Developers, landowners, builders and others entering into settlement agreements to resolve disputes should ensure the agreement makes it crystal clear which matters are covered by the agreement and which are not, the High Court has ruled.
A developer and builder were in dispute over work the builder had done at a development in West London. Certain known defects had not been resolved. The parties also knew there were defects in the heating and cooling system, but these had not yet been ascertained.
The parties entered into a settlement agreement in which the developer agreed to pay the builder £50k “…regarding [the builder’s] Final Account in respect of all Works carried out and any corresponding outstanding matters” and another £50k “…representing the final assessment of monies due or to become due this achieving full and final settlement in respect of the above works, together with any and all outstanding matters”.
Later, a flat owner in the development successfully sued the developer for the defects in the heating and cooling system. The developer claimed damages in turn from the builder, arguing that the settlement agreement did not cover the builder’s liability to pay damages in respect of defects existing at the date of the agreement but were not yet ascertained.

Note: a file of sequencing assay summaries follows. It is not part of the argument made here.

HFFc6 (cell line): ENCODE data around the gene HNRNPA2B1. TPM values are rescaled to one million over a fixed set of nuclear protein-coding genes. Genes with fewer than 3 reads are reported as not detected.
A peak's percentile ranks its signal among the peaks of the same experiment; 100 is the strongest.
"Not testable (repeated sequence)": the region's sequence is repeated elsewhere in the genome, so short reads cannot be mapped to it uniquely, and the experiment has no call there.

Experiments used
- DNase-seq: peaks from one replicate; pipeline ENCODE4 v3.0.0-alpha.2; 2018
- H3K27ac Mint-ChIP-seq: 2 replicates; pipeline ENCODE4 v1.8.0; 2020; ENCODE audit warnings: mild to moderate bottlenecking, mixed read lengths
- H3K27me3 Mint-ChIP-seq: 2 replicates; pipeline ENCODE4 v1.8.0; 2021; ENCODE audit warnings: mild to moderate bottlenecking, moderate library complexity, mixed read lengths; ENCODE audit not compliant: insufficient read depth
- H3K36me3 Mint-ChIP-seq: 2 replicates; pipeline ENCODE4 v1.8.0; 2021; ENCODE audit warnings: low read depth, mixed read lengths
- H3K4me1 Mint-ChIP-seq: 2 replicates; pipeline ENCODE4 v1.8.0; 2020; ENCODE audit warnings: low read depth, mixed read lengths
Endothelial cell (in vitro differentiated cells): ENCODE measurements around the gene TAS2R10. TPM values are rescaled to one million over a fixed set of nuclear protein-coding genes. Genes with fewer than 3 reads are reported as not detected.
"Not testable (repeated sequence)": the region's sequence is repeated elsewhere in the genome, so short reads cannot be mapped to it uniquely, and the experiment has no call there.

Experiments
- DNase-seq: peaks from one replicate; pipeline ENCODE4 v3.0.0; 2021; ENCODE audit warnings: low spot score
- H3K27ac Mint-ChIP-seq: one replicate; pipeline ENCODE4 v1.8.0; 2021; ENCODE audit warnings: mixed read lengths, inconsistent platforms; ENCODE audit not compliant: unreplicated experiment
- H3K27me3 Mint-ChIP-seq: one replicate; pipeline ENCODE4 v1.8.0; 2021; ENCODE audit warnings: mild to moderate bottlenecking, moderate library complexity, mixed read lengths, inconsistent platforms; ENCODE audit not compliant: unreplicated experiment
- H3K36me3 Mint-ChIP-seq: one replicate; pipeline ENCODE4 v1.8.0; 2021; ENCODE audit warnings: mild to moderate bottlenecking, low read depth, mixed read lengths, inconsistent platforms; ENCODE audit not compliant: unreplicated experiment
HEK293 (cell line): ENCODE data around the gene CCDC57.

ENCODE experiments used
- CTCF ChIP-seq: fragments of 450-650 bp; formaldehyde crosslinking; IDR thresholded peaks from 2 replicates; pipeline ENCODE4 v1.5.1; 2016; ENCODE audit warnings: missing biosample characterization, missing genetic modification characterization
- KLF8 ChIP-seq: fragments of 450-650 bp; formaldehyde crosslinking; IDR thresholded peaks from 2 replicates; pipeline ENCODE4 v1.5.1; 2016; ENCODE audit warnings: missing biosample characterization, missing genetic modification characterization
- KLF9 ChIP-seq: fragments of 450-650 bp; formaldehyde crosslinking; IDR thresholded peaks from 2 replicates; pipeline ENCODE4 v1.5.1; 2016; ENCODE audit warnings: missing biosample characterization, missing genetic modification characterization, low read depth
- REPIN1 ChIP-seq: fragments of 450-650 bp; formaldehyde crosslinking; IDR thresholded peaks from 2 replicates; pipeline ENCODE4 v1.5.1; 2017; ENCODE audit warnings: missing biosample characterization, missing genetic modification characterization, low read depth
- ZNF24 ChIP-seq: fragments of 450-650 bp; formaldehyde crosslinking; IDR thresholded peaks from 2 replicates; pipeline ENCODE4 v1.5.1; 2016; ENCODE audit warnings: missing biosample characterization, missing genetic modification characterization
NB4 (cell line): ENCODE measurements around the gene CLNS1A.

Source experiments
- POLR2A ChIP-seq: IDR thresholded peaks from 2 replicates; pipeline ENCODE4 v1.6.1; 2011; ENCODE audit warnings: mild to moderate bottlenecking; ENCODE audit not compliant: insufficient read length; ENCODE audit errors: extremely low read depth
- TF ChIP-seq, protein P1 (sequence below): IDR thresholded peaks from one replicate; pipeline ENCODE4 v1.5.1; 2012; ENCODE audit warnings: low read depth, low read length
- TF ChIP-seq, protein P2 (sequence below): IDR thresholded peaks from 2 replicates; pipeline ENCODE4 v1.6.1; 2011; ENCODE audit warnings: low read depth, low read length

The court disagreed with the developer, ruling that on the wording of the settlement agreement, particularly use of the words ‘outstanding matters’, the builder had no liability for defects which the parties knew of when they signed it, including the unascertained defects in the heating and cooling system.
Developers, landowners, builders and others entering into settlement agreements to resolve disputes should ensure the agreement makes it clear which matters are covered by the agreement, and which are not.
Case ref: Point West London Ltd v Mivan Ltd  EWHC 1223 (TCC)
Jonathan Waters is the founder of Helix Law. Before qualifying as a Solicitor he worked in industry and in investment banking for over a decade. He was also the Partner in charge of Commercial Litigation, Employment Law and Property Litigation at Stephen Rimmer LLP. Jonathan has wide experience of helping and advising businesses to avoid or to deal with commercial disputes and in particular construction disputes.
This article is written to raise awareness of the issues it discusses and it may not be updated after it is first written, even if the law changes. It is not intended to be legal advice and cannot be relied on as such. Helix Law is not responsible or liable for any action taken or not taken as a result of this article. If you think the matters set out affect you and you wish to apply them to your particular circumstances then we are happy to give you free initial telephone advice.